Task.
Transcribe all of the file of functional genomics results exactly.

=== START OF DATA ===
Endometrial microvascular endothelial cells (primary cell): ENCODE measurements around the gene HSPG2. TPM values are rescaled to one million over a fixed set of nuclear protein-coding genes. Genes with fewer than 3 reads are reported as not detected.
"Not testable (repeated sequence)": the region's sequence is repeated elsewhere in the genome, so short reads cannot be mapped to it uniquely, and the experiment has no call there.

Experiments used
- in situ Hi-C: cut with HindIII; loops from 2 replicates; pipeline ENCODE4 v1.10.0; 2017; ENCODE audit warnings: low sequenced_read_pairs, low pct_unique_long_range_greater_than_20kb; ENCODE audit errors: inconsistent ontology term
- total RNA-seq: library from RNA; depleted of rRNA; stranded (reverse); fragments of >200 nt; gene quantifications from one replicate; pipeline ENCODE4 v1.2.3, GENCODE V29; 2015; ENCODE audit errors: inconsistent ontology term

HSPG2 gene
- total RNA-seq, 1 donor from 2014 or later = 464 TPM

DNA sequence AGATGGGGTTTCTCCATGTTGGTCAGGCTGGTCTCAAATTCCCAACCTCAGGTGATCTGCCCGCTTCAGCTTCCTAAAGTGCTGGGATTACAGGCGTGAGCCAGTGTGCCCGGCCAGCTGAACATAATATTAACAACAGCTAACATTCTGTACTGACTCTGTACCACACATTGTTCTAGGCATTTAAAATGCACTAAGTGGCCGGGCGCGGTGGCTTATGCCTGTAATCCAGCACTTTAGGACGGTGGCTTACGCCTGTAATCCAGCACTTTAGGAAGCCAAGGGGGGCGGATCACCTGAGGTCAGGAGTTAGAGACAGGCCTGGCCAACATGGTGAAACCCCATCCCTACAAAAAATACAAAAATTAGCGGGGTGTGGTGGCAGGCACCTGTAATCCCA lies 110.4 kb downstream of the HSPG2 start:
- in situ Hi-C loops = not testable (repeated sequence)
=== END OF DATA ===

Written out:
Endometrial microvascular endothelial cells (primary cell): ENCODE measurements around the gene HSPG2. TPM values are rescaled to one million over a fixed set of nuclear protein-coding genes. Genes with fewer than 3 reads are reported as not detected.
"Not testable (repeated sequence)": the region's sequence is repeated elsewhere in the genome, so short reads cannot be mapped to it uniquely, and the experiment has no call there.

Experiments used
- in situ Hi-C: cut with HindIII; loops from 2 replicates; pipeline ENCODE4 v1.10.0; 2017; ENCODE audit warnings: low sequenced_read_pairs, low pct_unique_long_range_greater_than_20kb; ENCODE audit errors: inconsistent ontology term
- total RNA-seq: library from RNA; depleted of rRNA; stranded (reverse); fragments of >200 nt; gene quantifications from one replicate; pipeline ENCODE4 v1.2.3, GENCODE V29; 2015; ENCODE audit errors: inconsistent ontology term

HSPG2 gene
- total RNA-seq, 1 donor from 2014 or later = 464 TPM

DNA sequence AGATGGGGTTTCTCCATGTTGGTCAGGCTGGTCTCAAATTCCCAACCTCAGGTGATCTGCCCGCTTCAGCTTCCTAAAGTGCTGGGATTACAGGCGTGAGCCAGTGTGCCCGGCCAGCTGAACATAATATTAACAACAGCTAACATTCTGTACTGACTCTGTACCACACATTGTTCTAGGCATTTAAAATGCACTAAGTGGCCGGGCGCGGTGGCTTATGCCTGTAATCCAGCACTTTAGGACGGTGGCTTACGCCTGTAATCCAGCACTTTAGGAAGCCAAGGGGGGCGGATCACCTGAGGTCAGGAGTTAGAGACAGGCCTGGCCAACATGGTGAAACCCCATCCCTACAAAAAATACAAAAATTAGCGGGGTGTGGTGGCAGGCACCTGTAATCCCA lies 110.4 kb downstream of the HSPG2 start:
- in situ Hi-C loops = not testable (repeated sequence)